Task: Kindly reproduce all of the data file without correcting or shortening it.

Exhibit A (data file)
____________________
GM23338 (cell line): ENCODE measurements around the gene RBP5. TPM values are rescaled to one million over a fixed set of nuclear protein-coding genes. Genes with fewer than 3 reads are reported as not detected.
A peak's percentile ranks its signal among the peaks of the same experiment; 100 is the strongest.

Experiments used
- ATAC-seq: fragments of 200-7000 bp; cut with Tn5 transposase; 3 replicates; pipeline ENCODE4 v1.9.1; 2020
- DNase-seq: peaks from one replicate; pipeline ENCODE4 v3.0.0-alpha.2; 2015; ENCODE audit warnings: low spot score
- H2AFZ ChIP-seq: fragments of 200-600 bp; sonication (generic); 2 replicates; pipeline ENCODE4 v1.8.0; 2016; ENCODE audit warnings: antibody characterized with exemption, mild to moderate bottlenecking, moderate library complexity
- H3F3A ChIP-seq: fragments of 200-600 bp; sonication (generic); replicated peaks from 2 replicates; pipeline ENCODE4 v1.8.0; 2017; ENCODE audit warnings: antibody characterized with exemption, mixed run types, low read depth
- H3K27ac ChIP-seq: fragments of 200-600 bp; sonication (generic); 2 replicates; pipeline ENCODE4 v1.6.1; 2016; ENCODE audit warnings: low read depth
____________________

GM23338 (cell line): ENCODE measurements around the gene RBP5. TPM values are rescaled to one million over a fixed set of nuclear protein-coding genes. Genes with fewer than 3 reads are reported as not detected.
A peak's percentile ranks its signal among the peaks of the same experiment; 100 is the strongest.

Experiments used
- ATAC-seq: fragments of 200-7000 bp; cut with Tn5 transposase; 3 replicates; pipeline ENCODE4 v1.9.1; 2020
- DNase-seq: peaks from one replicate; pipeline ENCODE4 v3.0.0-alpha.2; 2015; ENCODE audit warnings: low spot score
- H2AFZ ChIP-seq: fragments of 200-600 bp; sonication (generic); 2 replicates; pipeline ENCODE4 v1.8.0; 2016; ENCODE audit warnings: antibody characterized with exemption, mild to moderate bottlenecking, moderate library complexity
- H3F3A ChIP-seq: fragments of 200-600 bp; sonication (generic); replicated peaks from 2 replicates; pipeline ENCODE4 v1.8.0; 2017; ENCODE audit warnings: antibody characterized with exemption, mixed run types, low read depth
- H3K27ac ChIP-seq: fragments of 200-600 bp; sonication (generic); 2 replicates; pipeline ENCODE4 v1.6.1; 2016; ENCODE audit warnings: low read depth